Genre books are a wonderful thing. They give markers for the type of book you are reading. They follow standards and allow you to dig deeper into an idea than if the author started from scratch. Some genre books allow you to relax into them or mindlessly wander away for a few hours knowing you will not have to think too hard.
The struggle of genre books is that they can become too repetitive and too predictable. Dystopian young adult fiction is getting to the too predictable point. The Selection was an example of a book that had lost some of its purpose and social commentary.
So I am glad to report that the Maze Runner series (at least so far) has stayed within the genre, but broken outside the standard mold. This is not a repeat of the Hunger Games or Divergent. But you can see some of the family markers. If anything, this book feels more like Orson Scott Card’s classic, Ender’s Game, than most other modern dystopian novels.
There is no way to really review this book without giving away some spoilers. So if you have not read the Maze Runner and do not want to hear any spoilers, you might want to stop reading.
At the end of the Maze Runner, Thomas and the other kids had finally found a way outside of the Maze. They were shocked to learn that they were a part of some research project. At the beginning of the Scorch Trials, they realize the are not done yet.
There is a strong underlying current of ethical discussion running through these books. Can you torture one set of people for the greater good? Is it right to kill one person to save a whole group of others?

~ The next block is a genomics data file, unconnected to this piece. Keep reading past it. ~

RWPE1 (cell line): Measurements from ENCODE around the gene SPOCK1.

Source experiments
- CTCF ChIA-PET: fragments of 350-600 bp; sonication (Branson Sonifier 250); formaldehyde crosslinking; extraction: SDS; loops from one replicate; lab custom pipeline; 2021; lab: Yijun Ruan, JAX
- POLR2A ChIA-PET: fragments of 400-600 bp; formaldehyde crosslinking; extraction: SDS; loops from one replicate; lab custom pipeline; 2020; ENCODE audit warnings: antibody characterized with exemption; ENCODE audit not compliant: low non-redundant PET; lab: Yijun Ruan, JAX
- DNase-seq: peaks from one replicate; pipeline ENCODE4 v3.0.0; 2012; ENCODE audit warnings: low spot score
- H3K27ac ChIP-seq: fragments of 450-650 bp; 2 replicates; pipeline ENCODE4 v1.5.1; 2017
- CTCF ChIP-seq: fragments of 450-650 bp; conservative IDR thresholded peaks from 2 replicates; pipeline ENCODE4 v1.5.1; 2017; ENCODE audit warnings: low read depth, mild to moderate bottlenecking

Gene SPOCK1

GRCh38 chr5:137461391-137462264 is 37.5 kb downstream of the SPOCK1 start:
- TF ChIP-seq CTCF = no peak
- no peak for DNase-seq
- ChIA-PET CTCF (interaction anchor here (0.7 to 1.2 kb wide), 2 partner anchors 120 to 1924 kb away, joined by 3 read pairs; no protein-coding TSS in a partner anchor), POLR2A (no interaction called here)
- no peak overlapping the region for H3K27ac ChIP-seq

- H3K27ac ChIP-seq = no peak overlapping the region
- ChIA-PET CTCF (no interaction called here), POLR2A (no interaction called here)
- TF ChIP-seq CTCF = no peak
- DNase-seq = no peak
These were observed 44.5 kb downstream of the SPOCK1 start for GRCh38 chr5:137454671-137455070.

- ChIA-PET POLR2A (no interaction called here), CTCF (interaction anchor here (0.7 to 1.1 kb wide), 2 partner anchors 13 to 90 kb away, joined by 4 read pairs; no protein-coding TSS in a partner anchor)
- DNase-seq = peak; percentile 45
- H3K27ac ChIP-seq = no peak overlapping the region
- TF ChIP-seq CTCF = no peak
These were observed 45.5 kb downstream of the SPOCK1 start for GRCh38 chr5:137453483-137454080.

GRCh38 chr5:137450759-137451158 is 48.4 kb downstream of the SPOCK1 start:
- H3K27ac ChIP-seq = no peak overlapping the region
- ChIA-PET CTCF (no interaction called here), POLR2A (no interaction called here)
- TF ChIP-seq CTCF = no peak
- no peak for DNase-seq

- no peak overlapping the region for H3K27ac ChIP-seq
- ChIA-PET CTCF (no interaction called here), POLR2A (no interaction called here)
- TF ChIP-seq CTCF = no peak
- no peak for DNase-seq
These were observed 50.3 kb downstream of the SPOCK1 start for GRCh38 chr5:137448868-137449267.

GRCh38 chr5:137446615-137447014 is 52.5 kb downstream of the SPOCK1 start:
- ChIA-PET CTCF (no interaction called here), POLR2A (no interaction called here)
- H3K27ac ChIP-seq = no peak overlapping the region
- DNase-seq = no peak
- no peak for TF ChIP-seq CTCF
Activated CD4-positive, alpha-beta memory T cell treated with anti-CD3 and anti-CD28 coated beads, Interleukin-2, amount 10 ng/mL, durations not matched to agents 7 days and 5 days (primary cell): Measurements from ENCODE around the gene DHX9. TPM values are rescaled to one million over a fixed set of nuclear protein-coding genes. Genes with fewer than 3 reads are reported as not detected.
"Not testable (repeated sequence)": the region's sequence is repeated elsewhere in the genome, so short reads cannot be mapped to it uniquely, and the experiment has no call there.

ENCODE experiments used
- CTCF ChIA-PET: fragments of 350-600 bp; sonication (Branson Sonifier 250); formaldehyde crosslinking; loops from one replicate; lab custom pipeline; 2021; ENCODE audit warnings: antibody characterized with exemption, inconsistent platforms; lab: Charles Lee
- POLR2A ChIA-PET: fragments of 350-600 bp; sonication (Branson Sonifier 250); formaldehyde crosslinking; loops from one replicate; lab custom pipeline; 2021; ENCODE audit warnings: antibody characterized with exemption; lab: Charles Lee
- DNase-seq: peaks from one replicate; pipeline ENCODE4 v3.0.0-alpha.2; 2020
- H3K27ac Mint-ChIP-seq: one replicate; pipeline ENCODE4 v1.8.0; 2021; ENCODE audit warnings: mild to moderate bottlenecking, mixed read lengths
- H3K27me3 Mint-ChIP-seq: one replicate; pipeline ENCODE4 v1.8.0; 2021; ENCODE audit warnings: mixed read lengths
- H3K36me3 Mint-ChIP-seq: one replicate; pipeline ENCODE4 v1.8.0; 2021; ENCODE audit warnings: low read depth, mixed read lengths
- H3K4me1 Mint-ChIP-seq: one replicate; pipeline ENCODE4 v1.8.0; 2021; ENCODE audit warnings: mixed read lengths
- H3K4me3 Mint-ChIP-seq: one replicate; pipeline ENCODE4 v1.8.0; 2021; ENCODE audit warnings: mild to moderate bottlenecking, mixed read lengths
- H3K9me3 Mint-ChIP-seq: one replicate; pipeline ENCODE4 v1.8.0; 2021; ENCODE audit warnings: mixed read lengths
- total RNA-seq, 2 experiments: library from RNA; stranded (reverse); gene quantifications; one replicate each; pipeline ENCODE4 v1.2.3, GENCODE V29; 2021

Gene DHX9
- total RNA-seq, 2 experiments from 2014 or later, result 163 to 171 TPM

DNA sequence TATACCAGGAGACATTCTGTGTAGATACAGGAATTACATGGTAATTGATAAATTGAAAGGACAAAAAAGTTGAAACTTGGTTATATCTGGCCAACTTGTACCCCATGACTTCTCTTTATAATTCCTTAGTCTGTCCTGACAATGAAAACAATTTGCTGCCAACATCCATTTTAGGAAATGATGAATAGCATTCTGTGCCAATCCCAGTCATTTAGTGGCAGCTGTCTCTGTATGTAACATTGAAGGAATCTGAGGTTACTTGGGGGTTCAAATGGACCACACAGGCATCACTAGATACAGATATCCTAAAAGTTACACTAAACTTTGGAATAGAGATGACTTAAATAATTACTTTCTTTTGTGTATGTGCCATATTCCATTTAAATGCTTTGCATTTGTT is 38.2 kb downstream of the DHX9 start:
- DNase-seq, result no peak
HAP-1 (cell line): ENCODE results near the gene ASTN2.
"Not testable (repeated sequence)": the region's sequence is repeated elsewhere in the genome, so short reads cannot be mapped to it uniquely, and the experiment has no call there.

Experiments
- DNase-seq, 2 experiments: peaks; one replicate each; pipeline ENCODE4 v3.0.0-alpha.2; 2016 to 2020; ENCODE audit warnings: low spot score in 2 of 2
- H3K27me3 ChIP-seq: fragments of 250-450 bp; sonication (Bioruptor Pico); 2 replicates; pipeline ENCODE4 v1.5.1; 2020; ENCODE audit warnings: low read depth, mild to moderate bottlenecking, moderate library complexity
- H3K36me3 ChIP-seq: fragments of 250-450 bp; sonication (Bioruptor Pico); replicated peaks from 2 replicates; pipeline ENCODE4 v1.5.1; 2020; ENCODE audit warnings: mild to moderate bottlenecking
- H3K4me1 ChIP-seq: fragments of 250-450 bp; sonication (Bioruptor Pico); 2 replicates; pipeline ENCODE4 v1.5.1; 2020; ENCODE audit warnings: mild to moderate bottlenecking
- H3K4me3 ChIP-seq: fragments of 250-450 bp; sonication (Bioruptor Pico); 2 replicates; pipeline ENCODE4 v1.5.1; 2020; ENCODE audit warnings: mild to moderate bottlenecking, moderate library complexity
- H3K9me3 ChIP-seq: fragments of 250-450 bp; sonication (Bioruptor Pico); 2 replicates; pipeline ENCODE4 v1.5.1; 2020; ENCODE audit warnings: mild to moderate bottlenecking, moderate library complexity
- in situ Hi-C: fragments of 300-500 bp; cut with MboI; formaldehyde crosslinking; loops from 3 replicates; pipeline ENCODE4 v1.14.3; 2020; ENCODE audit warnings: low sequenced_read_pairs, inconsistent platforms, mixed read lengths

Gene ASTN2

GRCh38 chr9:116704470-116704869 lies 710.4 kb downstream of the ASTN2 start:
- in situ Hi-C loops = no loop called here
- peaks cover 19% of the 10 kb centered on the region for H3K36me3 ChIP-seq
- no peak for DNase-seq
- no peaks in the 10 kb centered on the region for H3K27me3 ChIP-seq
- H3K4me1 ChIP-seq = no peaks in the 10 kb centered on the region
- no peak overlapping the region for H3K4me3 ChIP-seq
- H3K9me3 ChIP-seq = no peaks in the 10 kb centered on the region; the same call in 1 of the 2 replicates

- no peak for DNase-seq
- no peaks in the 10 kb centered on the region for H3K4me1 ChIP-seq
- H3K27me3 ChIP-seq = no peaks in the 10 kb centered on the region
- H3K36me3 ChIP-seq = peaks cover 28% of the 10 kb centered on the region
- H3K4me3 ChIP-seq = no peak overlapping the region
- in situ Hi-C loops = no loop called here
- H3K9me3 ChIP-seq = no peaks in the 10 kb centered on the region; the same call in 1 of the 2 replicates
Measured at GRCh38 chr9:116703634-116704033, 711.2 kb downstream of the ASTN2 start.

The study is clearer this time. Fairly early into the book, a man in a white suit gives the boys (and one new boy that has been added to the group) directions. Travel 100 miles through a desert area known as the Scorch in two weeks. As motivation to participate the boys are told they have been given a disease and if they complete the trial they will get the cure.
But like the first book, in accomplishing the task, people die. A pretty good number of people die. One of the minor complains about the book is that by the middle of this book Thomas has spent at least three weeks with the group (at the beginning of this group there are 20 left). But he still doesn’t know all their names and when unknown people are identified, they are Red-Shirted and die soon after.
There continues to be a lot of Thomas’ internal angst. He is clearly being jerked around by the research organization (WICKED). And at least some of his companions may be directly working for WICKED.
The beginning of this book started slow for me. It felt like they were going to just re-do the last book, but in a different setting. But that changed about 50 or so pages in and the rest of the book I was hooked.
I am not very good about picking up on foreshadowing. So if I know something is going to happen and it does, I tend to think it was poorly written. I did not pick up on a lot of the twists. (Although I think many people will.) It made it a quite enjoyable book.
This series was originally recommended by a friend and I have found all three on audiobook from my library. The audiobooks are well done, nicely paced and coherent as a whole. I am going straight into the third book.